The U.S. Court of Appeals for the 5th Circuit upheld a lower court’s ruling this week enjoining a law enacted in Farmers Branch, Texas, that bars undocumented immigrants from renting housing in the city and revokes the licenses of landlords who knowingly rent to them. The restrictive law, which passed in 2008, was struck down two years ago by U.S. District Judge Jane J. Boyle, who found the law to be unconstitutional.
In its ruling this week, the appeals court found the Farmers Branch law to be discriminatory since it “excludes” undocumented immigrants, “particularly Latinos, under the guides of policing housing.” The court opined:
“Because the sole purpose and effect of this ordinance is to target the presence of illegal aliens within the City of Farmers Branch and to cause their removal, it contravenes the federal government’s exclusive authority over the regulation of immigration and the conditions of residence in this country.”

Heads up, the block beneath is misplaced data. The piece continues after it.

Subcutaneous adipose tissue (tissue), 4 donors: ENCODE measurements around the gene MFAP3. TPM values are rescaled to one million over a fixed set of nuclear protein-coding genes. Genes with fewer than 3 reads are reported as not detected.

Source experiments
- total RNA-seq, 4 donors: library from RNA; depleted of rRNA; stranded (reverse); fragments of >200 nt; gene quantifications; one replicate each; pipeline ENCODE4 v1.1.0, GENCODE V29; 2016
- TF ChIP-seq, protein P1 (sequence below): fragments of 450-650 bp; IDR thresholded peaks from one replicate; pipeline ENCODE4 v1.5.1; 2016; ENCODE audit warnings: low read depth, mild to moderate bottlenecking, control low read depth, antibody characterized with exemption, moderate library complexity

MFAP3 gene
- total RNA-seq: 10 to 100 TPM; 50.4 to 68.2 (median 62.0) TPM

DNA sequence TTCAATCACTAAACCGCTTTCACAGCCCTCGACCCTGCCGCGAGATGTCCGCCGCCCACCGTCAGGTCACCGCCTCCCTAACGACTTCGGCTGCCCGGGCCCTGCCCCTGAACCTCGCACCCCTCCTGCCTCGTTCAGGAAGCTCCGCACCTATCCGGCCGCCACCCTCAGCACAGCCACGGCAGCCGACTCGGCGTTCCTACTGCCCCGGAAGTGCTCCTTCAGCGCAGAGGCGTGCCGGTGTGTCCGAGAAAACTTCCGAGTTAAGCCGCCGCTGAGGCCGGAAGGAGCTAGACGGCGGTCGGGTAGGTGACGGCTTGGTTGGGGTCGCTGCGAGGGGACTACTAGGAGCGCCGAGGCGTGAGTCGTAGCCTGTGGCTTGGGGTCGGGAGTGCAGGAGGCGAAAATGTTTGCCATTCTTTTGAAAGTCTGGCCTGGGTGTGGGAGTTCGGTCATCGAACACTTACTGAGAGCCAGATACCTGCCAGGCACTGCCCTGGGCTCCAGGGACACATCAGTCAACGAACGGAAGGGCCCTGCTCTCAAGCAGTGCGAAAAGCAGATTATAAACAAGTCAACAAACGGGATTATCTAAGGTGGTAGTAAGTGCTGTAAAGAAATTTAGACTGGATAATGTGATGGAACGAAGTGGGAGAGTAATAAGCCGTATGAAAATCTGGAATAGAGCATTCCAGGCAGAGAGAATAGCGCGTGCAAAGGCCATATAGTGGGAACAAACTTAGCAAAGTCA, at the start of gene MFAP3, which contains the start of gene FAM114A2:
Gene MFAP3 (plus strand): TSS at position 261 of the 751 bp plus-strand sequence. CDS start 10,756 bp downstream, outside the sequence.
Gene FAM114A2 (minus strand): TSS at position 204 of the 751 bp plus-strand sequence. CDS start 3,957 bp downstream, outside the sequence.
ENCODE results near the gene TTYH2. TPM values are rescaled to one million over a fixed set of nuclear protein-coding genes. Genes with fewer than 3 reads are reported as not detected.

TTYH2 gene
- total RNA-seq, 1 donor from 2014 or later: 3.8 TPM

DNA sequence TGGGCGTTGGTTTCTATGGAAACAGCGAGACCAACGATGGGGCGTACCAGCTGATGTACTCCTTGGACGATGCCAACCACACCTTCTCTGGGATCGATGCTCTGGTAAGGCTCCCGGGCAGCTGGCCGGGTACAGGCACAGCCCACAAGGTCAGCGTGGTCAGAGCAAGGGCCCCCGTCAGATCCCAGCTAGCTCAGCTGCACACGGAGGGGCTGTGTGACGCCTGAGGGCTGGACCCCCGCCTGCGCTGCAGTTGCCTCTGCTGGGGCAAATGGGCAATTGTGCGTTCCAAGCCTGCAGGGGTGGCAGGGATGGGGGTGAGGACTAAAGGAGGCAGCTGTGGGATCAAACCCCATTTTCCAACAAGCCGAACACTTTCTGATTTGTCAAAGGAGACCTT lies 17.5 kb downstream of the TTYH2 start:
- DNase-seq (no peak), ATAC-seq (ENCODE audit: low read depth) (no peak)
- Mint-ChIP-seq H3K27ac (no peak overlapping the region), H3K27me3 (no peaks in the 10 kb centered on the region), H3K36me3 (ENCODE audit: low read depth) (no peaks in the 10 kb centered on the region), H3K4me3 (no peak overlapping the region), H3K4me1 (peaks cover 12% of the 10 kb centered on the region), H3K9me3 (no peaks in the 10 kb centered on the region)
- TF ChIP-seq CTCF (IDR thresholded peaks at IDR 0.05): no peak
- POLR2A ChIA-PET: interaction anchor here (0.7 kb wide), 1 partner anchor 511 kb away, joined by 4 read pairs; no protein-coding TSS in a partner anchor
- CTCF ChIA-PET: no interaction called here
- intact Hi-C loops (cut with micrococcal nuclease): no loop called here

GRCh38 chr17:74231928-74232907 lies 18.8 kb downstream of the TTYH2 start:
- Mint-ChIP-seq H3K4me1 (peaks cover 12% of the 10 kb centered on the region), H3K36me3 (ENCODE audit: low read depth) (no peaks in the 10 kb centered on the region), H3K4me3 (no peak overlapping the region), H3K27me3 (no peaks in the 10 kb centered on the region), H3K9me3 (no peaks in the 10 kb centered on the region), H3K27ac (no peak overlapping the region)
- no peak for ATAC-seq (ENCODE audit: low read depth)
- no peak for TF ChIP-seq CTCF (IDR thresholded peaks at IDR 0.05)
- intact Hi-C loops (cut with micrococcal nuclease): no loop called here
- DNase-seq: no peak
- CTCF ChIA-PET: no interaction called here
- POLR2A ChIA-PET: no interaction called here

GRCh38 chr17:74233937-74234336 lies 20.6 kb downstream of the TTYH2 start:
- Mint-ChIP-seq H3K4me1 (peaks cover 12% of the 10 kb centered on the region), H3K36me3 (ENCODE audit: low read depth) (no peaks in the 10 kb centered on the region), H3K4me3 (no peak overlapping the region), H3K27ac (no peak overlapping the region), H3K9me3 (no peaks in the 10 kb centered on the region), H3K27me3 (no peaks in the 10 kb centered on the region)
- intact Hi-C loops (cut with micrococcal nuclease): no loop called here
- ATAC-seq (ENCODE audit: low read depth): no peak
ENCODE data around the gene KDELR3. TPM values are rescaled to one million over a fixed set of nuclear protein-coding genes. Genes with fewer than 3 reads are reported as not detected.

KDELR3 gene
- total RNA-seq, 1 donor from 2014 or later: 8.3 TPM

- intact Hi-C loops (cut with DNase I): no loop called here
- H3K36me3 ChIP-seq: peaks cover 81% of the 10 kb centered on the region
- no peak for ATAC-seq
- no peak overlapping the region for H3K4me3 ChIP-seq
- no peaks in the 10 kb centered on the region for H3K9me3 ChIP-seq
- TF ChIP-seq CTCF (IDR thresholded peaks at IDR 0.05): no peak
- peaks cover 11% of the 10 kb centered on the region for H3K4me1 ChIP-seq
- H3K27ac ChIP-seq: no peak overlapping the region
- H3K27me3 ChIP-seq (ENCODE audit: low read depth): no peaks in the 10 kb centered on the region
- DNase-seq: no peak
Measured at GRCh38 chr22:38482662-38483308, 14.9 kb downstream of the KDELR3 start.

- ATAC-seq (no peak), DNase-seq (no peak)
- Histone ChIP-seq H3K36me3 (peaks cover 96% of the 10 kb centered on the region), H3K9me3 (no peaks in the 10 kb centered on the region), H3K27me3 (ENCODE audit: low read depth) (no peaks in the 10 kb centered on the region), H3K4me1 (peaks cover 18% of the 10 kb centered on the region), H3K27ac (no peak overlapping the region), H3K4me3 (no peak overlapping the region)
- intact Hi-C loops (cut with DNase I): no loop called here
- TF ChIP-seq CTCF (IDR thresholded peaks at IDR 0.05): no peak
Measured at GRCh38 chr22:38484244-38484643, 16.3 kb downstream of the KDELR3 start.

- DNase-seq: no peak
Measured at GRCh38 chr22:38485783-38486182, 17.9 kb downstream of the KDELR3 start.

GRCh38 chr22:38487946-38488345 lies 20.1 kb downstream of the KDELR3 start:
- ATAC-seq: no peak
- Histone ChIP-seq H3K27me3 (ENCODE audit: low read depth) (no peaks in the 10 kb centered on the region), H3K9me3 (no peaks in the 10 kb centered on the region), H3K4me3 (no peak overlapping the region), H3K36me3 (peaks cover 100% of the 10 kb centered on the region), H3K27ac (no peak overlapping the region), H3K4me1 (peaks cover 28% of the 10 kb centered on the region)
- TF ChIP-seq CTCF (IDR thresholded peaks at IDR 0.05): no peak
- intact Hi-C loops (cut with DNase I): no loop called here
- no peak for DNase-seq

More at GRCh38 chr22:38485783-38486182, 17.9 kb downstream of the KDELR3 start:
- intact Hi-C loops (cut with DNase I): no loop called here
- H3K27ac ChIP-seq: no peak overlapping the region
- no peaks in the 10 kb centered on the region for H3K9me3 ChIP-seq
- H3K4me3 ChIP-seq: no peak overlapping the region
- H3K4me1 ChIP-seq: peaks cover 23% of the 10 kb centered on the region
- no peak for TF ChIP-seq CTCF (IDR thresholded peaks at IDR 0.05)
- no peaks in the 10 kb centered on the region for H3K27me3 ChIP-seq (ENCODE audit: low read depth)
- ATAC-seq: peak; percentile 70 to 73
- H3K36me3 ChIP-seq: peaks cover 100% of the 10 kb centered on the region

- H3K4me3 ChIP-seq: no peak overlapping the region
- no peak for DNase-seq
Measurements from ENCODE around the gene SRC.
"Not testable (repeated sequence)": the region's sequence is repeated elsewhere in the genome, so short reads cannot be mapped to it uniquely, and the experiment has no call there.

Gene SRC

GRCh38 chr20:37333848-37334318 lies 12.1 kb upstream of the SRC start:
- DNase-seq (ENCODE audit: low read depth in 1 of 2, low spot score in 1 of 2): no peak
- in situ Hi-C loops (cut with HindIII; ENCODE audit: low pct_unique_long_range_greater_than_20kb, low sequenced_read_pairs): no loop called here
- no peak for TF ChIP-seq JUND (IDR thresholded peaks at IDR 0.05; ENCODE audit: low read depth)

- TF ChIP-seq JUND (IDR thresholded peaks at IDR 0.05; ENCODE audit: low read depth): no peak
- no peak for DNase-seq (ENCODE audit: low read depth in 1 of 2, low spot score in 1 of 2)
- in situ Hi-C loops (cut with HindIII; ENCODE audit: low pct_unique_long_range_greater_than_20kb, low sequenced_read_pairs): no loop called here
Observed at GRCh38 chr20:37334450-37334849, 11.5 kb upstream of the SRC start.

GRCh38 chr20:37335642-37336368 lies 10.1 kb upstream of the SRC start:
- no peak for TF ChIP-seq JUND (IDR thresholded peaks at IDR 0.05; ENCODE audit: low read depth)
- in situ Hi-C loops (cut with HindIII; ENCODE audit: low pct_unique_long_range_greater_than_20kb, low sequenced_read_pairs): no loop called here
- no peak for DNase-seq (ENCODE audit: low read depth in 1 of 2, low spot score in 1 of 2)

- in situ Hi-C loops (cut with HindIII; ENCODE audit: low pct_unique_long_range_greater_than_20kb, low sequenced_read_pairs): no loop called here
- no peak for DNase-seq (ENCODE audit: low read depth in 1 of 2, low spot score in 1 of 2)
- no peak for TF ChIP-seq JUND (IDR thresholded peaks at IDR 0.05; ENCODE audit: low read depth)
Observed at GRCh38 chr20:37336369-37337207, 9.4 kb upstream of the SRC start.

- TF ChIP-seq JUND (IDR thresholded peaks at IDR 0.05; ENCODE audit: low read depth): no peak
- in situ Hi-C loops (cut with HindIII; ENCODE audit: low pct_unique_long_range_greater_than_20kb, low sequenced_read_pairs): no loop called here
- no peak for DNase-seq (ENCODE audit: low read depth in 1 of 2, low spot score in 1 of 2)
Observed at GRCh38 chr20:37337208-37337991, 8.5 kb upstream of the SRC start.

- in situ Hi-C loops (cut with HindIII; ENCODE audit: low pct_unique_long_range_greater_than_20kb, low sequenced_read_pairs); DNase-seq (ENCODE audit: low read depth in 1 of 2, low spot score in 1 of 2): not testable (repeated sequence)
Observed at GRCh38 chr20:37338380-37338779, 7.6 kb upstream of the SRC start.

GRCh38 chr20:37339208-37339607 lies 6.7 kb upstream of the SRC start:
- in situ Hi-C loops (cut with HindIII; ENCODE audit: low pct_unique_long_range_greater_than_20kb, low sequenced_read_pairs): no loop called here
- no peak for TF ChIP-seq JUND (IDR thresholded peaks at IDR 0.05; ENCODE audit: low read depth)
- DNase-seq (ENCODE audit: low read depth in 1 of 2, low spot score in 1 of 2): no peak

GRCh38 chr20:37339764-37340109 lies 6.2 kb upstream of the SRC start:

The mayor of Farmers Branch, Bill Glancy, who supports the law, said he will confer with City Council members before deciding whether the city should take the matter before the U.S. Supreme Court or a full appeals court.
The appeals court ruling also maintains the lower court’s decision that the city must pay the plantiffs $2 million in attorneys fees. Last month, a federal judge in Nebraska also struck down a restrictive immigration housing measure, finding the law to be “discriminatory in violation of federal law.”
FILED UNDER: Farmers Branch immigration law, Immigration Law, undocumented immigration